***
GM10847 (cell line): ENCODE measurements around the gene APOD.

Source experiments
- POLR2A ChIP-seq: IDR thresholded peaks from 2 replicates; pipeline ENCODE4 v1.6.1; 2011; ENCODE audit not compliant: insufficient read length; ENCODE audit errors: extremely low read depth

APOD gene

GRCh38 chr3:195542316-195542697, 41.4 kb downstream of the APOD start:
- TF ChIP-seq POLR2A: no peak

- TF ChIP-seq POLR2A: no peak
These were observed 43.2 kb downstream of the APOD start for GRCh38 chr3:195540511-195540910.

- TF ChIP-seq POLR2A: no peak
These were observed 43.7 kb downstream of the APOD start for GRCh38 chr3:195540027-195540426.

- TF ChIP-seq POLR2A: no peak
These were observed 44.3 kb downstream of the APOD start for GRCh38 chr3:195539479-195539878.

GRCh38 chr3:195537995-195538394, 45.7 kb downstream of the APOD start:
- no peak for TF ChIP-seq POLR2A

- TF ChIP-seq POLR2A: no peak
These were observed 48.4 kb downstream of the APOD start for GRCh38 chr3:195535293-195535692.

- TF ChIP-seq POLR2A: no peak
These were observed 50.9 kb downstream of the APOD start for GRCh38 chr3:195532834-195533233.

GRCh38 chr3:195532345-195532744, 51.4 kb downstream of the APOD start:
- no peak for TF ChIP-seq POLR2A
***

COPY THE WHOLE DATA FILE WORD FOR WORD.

GM10847 (cell line): ENCODE measurements around the gene APOD.

Source experiments
- POLR2A ChIP-seq: IDR thresholded peaks from 2 replicates; pipeline ENCODE4 v1.6.1; 2011; ENCODE audit not compliant: insufficient read length; ENCODE audit errors: extremely low read depth

APOD gene

GRCh38 chr3:195542316-195542697, 41.4 kb downstream of the APOD start:
- TF ChIP-seq POLR2A: no peak

- TF ChIP-seq POLR2A: no peak
These were observed 43.2 kb downstream of the APOD start for GRCh38 chr3:195540511-195540910.

- TF ChIP-seq POLR2A: no peak
These were observed 43.7 kb downstream of the APOD start for GRCh38 chr3:195540027-195540426.

- TF ChIP-seq POLR2A: no peak
These were observed 44.3 kb downstream of the APOD start for GRCh38 chr3:195539479-195539878.

GRCh38 chr3:195537995-195538394, 45.7 kb downstream of the APOD start:
- no peak for TF ChIP-seq POLR2A

- TF ChIP-seq POLR2A: no peak
These were observed 48.4 kb downstream of the APOD start for GRCh38 chr3:195535293-195535692.

- TF ChIP-seq POLR2A: no peak
These were observed 50.9 kb downstream of the APOD start for GRCh38 chr3:195532834-195533233.

GRCh38 chr3:195532345-195532744, 51.4 kb downstream of the APOD start:
- no peak for TF ChIP-seq POLR2A